Did climate change collapse ancient civilizations?

Did climate change cause these ancient civilizations to collapse?

Drought is the great enemy of human civilization. Drought deprives us of the two things necessary to sustain life–food and water. When the rains stop and the soil dries up, cities die and civilizations collapse, as people abandon lands no longer able to supply them with the food and water they need to live. While the fall of a great empire is usually due to a complex set of causes, drought has often been identified as the primary culprit or a significant contributing factor in a surprising number of such collapses. Drought experts Justin Sheffield and Eric Wood of Princeton, in their 2011 book, Drought, identify more than ten civilizations, cultures and nations that probably collapsed, in part, because of drought. — Dr. Jeff Masters, writing in the Ten Civilizations or Nations That Collapsed From Drought

Climate Change
Scientists documenting the impacts of climate change say it may be a factor in the boom-and-bust cycles of ancient Southwest civilizations in the US. Cliff Palace image courtesy of wunderphotographer Amtnspirit.

 


The Ancestral Puebloan (Anasazi) culture in the Southwest U.S. in the 11th – 12th centuries AD. Beginning in 1150 AD, North America experienced a 300-year drought called the Great Drought. This drought has often been cited as a primary cause of the collapse of the ancestral Puebloan (formally called Anasazi) civilization in the Southwest U.S., and abandonment of places like the Cliff Palace at Mesa Verde National Park in Colorado. The Mississippian culture, a mound-building Native American civilization that flourished in what is now the Midwestern, Eastern, and Southeastern United States, also collapsed at this time. Information courtesy of www.wunderground.com


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Silicor Materials builds new silicon factory in Iceland

Silicor Materials Builds New Silicon Factory In Iceland

Silicor Materials is a 9-year-old California company that makes the silicon used to produce solar panels. Silicon requires a lot of power to manufacture, so the cost of energy is an important factor in producing silicon profitably. Iceland has an abundance of cheap electrical power, thanks to abundant hydroelectric and geothermal resources. That has led Silicor… Continue reading Silicor Materials builds new silicon factory in Iceland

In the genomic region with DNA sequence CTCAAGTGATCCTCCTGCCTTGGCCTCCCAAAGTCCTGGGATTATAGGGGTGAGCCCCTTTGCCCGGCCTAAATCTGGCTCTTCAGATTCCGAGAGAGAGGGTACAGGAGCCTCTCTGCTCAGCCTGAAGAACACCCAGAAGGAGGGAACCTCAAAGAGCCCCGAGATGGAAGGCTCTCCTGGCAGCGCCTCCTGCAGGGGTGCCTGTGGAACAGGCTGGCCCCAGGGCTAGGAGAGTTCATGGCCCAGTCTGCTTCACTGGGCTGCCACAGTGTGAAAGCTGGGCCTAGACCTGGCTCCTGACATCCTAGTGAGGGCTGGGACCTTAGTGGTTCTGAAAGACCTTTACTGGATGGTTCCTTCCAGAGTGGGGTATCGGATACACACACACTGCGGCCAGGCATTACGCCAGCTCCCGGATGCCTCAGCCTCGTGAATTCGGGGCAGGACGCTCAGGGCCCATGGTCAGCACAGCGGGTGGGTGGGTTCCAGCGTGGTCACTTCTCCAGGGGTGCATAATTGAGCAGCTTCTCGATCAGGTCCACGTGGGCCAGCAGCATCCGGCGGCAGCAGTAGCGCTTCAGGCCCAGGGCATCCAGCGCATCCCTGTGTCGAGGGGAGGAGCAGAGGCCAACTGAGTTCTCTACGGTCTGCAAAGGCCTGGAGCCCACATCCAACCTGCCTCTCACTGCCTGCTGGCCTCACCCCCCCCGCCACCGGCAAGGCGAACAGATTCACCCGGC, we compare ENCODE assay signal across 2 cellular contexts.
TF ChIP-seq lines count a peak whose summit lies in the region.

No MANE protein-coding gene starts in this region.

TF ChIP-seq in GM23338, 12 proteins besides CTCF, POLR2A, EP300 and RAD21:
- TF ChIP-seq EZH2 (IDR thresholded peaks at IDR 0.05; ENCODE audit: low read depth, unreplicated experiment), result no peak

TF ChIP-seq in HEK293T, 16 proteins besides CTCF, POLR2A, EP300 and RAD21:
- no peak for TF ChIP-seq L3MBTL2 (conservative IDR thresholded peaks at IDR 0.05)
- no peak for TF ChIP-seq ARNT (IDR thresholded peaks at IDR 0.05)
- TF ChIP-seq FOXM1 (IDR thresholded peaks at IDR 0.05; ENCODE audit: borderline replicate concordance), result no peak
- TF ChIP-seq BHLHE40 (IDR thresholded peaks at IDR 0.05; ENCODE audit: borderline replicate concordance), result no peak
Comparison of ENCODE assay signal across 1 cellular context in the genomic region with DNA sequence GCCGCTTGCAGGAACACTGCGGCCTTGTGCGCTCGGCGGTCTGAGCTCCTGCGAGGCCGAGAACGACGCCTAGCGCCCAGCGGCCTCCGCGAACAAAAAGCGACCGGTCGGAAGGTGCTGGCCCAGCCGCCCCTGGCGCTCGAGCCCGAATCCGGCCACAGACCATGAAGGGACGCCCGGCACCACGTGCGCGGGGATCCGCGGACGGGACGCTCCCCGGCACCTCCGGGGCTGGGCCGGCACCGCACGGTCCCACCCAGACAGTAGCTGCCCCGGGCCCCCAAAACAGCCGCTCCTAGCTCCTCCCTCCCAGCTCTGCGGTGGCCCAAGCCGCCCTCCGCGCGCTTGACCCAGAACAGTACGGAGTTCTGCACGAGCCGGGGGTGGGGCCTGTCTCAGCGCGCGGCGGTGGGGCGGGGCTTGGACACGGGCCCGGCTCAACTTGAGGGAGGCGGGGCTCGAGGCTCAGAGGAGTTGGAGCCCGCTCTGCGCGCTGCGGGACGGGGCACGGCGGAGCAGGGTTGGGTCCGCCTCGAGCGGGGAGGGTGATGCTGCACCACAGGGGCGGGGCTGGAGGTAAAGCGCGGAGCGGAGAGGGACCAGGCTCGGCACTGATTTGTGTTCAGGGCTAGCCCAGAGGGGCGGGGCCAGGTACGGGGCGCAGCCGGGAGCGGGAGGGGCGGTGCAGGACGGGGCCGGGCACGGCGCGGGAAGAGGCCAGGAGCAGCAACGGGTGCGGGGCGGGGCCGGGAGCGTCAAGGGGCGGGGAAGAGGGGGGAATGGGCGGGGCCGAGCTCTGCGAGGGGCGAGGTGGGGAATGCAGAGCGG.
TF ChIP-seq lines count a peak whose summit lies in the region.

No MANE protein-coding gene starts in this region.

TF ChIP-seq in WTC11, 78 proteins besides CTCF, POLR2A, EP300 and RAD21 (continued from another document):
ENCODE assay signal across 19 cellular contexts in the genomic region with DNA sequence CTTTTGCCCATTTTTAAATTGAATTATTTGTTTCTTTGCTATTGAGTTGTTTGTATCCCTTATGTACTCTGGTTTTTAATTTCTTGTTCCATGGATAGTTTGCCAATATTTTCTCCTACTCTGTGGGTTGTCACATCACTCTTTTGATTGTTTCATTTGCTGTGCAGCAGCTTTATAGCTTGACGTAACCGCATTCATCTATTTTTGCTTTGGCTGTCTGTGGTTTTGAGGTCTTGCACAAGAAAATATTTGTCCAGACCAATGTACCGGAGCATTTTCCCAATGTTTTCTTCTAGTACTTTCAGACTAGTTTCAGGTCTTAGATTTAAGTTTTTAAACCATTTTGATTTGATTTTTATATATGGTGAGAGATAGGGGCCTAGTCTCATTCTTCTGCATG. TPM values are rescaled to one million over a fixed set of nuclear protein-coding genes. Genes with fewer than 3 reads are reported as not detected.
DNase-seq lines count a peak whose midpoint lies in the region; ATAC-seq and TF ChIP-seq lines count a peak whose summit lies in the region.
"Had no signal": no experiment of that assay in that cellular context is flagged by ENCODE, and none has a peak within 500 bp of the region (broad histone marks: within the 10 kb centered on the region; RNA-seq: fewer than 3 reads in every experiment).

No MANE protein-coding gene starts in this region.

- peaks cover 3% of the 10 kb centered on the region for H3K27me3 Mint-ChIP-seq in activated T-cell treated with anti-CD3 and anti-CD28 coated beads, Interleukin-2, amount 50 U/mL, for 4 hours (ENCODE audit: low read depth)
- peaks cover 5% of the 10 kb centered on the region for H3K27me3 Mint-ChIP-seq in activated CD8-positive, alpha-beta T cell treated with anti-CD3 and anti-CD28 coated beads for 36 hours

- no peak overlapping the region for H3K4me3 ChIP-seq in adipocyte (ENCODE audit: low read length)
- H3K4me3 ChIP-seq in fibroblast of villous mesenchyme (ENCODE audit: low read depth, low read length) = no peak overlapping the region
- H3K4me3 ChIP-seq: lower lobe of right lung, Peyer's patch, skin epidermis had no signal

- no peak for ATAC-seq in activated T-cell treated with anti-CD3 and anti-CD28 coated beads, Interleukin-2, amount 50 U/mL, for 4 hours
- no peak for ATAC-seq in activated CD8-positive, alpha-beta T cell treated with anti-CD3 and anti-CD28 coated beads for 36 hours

U.S. World Leader In Clean Energy, Electric Vehicles

America Leads World In Clean Energy, Electric Vehicles, and High Energy Consumption

The U.S. leads the world in investment in Electric Vehicles (EV) and clean energy Next 10 Green Innovation Index, International Edition for the first time analyzes and ranks the economic and energy performance of the world’s 50 largest greenhouse gas emitting nations.

While the U.S. ranks high in investment in clean energy and electric vehicle ownership, it… Continue reading U.S. World Leader In Clean Energy, Electric Vehicles

Net Zero Building: Bullitt Center – Seattle, Washington

Net Zero Building Case Study: Bullitt Center – Changing the Status Quo

The Bullitt Center in Seattle, Washington, is one of the most self-sufficient buildings on the planet. It is net zero energy and, after the water reuse system is approved by city authorities, it will also be classed as a net zero water building. Net zero means that the building uses the same amount as it creates or generates – it is self-sufficient. In a… Continue reading Net Zero Building: Bullitt Center – Seattle, Washington